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Predicting 2010: Apple and the Cloud

Going into 2010, the landscape of computing continues to be dominated by the slow, but inevitable, move towards the cloud. For a computing platform company like Apple (s aapl), this move presents a particular challenge. Apple’s expertise is producing the best computing experience by controlling both the software and the hardware. This is antithetical to the whole concept of cloud computing, which is generally agnostic towards both the software and the hardware.

Not surprisingly, then, Apple’s moves towards cloud computing have been cautious. MobileMe, and in some ways iTunes, can all be seen as cloud-based services, but none of them have offered ground-breaking solutions. It’s obvious that Apple’s cloud strategy is based mostly around complementing its computer based-solutions. It continues to feel strongly that the best place to create and/or edit files is on your computer, where you can take full advantage of today’s hardware and the power of OS X. Looking forward to 2010 I don’t expect this general philosophy to change, but I do expect Apple to move more aggressively towards tying its services even more closely to the cloud.

So, without further ado, here are my 2010 predictions for Apple and the Cloud.

iTunes will begin streaming music

Probability: Guaranteed
Not much of a risk here, Apple has thankfully tipped its hand with its acquisition of, a music streaming service. This is the direction the industry is going, with services like Spotify, Pandora and all growing rapidly. Adding a subscription streaming model to iTunes and/or allowing you to stream your iTunes library is a no-brainer for Apple. What will be interesting is seeing how such a potential service integrates with the iPhone and iPod lineup.

iTunes will offer streaming movies and/or television

Probability: Possible
This prediction follows logically from the one before. If Apple is going to offer streaming music, why not also offer to stream video content as well? Unfortunately, the likelihood of such a service is as constrained by the veracities of the rights-holders of Apple’s interest, as such I only deem this prediction a possibility.

MobileMe will see a significant price drop

Probability: Possible
MobileMe has always been dogged by sticker shock. Although the $8 or so a month the service costs isn’t that high, paying $100 all at once is a bit more difficult to swallow. What’s more, MobileMe offers very little that can’t be had for free in other places. I’m allowing my Mobile Me subscription to lapse this year as I’ve replaced all the services with free alternatives. Although I don’t expect Apple to make the service free, I do expect it to try and expand the universe of subscribers by offering a drop in price, and perhaps moving to a monthly subscription model instead of paying for an entire year up front.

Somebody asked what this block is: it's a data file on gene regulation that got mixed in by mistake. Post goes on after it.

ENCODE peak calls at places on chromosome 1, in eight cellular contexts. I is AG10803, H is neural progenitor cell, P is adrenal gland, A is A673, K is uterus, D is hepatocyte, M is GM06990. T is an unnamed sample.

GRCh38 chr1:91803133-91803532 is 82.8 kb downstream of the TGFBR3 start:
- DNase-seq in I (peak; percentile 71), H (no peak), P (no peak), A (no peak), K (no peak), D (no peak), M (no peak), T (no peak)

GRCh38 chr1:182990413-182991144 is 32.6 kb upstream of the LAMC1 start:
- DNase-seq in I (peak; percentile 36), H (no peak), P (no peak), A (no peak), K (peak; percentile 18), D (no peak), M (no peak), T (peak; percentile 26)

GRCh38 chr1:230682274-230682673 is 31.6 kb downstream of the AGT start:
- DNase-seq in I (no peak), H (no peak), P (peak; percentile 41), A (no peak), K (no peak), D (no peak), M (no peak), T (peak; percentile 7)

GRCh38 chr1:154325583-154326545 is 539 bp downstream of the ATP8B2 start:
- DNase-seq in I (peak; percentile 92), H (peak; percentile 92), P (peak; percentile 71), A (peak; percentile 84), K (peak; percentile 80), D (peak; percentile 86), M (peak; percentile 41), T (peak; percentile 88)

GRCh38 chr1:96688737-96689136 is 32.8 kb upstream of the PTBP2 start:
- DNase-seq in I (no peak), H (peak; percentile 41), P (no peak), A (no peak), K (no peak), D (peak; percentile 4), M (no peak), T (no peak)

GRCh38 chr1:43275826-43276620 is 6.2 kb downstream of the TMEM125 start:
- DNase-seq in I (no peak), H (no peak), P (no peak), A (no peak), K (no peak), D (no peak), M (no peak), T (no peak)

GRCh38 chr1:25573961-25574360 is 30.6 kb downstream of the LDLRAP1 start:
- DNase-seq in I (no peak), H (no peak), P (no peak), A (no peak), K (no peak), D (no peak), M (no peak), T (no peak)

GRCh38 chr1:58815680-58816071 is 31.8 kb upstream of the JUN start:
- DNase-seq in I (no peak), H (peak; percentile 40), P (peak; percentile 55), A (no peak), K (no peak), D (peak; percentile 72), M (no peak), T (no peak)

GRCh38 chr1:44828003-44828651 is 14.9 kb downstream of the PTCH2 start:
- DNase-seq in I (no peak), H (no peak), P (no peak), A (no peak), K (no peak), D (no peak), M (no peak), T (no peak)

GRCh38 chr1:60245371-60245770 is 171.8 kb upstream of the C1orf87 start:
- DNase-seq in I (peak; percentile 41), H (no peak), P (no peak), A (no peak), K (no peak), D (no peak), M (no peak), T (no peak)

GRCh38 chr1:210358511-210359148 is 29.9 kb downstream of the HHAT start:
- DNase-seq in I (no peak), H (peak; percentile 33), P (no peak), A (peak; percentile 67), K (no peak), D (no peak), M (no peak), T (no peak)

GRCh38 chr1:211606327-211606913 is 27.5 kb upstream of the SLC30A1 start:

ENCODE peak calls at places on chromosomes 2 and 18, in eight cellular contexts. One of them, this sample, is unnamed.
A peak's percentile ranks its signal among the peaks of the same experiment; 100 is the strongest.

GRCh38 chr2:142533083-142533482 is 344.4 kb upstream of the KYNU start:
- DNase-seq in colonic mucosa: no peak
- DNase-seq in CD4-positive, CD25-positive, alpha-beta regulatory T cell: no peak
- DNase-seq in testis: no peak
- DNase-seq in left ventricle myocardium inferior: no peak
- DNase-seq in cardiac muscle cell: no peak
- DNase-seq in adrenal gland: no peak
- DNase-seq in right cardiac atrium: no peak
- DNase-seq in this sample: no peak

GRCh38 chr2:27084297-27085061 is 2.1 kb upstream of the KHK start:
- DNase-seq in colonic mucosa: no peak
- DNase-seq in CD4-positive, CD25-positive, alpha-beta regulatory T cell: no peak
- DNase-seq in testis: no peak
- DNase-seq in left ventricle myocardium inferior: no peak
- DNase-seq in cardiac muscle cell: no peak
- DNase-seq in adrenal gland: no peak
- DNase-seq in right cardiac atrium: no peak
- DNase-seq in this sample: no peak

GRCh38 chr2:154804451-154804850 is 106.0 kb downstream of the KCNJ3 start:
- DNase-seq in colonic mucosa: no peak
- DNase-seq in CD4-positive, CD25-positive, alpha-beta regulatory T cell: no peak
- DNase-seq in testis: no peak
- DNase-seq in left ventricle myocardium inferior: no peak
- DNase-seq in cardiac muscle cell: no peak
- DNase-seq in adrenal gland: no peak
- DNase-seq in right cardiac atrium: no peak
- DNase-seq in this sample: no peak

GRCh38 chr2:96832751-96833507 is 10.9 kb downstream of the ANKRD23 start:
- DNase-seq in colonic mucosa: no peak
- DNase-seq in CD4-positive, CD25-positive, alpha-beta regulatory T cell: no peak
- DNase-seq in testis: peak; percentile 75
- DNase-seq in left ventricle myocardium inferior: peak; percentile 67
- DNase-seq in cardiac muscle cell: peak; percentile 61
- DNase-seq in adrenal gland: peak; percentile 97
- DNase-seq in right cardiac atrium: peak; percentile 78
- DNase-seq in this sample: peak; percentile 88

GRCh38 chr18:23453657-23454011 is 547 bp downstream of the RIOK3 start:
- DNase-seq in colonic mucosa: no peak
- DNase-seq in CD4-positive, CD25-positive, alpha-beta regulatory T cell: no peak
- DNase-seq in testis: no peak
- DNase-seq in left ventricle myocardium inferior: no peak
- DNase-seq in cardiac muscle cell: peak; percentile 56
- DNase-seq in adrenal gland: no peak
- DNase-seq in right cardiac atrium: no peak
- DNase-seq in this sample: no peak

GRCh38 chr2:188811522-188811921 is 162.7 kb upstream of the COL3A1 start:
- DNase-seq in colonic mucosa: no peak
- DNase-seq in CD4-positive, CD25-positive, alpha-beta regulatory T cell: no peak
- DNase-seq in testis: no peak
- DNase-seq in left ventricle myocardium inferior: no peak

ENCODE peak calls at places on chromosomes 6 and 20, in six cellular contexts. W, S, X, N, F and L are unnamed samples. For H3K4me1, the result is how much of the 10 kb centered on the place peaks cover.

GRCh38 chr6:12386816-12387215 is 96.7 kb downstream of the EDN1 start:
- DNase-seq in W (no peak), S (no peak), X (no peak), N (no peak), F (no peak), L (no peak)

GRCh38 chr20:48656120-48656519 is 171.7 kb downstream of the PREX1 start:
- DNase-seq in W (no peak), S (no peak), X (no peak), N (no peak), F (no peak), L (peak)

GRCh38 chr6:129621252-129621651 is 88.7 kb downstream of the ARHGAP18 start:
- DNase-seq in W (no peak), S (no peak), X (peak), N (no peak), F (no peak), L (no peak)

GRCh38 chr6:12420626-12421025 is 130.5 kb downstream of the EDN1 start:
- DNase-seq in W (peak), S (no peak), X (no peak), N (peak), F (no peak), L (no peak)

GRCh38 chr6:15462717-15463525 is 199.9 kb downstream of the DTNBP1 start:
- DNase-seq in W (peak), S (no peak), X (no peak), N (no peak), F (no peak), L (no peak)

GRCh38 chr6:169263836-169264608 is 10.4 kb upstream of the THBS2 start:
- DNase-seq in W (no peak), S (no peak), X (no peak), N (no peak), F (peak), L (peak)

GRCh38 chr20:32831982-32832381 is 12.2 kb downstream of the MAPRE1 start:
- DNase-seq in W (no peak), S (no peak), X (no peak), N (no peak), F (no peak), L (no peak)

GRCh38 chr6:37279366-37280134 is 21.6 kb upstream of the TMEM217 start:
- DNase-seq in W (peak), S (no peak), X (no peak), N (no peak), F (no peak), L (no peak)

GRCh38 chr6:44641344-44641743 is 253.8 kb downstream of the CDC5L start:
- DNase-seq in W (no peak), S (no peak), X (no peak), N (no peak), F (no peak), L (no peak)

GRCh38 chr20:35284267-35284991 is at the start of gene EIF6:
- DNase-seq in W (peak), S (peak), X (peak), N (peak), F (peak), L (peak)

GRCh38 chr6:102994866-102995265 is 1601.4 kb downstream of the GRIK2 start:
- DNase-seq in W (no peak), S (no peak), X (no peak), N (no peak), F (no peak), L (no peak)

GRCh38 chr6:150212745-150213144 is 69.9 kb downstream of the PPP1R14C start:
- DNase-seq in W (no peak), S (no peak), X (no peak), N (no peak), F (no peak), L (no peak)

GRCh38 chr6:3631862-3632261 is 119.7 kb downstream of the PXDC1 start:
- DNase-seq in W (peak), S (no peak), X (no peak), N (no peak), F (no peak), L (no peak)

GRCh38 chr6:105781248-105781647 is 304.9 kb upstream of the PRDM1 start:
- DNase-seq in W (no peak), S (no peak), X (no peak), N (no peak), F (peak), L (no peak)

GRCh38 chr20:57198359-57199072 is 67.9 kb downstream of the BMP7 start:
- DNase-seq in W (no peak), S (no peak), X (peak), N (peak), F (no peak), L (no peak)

MobileMe will add photo, music and file synchronization

Probability: Possible
MobileMe is still the best way to keep your PIM data synchronized across your Macs and your iPhone, but one glaring weakness is multimedia and file synchronization. Sure you can keep everything on your iDisk, but this lacks the elegance that is typical of Apple as it requires you to move everything that should be in your home folder to another place. It’s also extremely limited in terms of storage. It would be much more convenient if I could just tell Mobile Me to automatically synchronize my home folder across computers, just as I do with my calendars and contacts. With the speed of Internet connections only increasing, this is not only possible today, but it’s inevitable. Whether it happens next year is less certain, but it will happen eventually. will add document editing

Probability: Possible
As I mentioned above, Apple seems strongly opposed to moving document creation and editing to the cloud, but if it decides to start experimenting with some could-based document editing, this is likely the place where it will happen. Its competitors in this space, Google, Microsoft and Zoho, all are offering document editing to some extent. I wouldn’t expect the entire iWork suite to be ported to the cloud, but I do think the addition of basic editing is a possibility.

OS X is ported to the cloud

Probability: Absurd
It may seem like an absurdity, and I certainly don’t expect it to happen next year, but the idea of porting OS X to the cloud is one that Apple will certainly want to consider at some point in the future. The strength of Apple’s computing platform has always been the operating system and development tools that underly it. If you truly believe that in the long run computing will be a server-client model, than in order to retain its competitive advantage Apple will have to move these strengths to the cloud. Adapting OS X and Xcode to become the foundation of a cloud-based operating system and development environment is the obvious long-term strategy for Apple.

Steve Job’s consciousness will be uploaded to the cloud to ensure he rules Apple forever

Probability: Absurd
Steve Jobs’ health problems last year and his temporary absence from Apple proved once again that the tenure of Apple’s messiah is not assured to run forever. I think Apple needs to turn all of its prodigious talent towards ensuring that Jobs’ genius remains with us forever, and what better way than to upload his consciousness to the cloud? There he can ensure that we continue to pour the contents of our wallets into Apple’s coffers in perpetuity. You can bet Apple’s share-holders will be in support of this, despite that small probability that Jobs-in-the-cloud may someday turn into Skynet.

15 Responses to “Predicting 2010: Apple and the Cloud”

  1. iMarodeur

    What I hope for: Apple is fixing all the little things that are missing to make MobileMe a Killer, merge it with iWork, add your own little iTunes Database for Streaming and so on….

  2. rebelatheart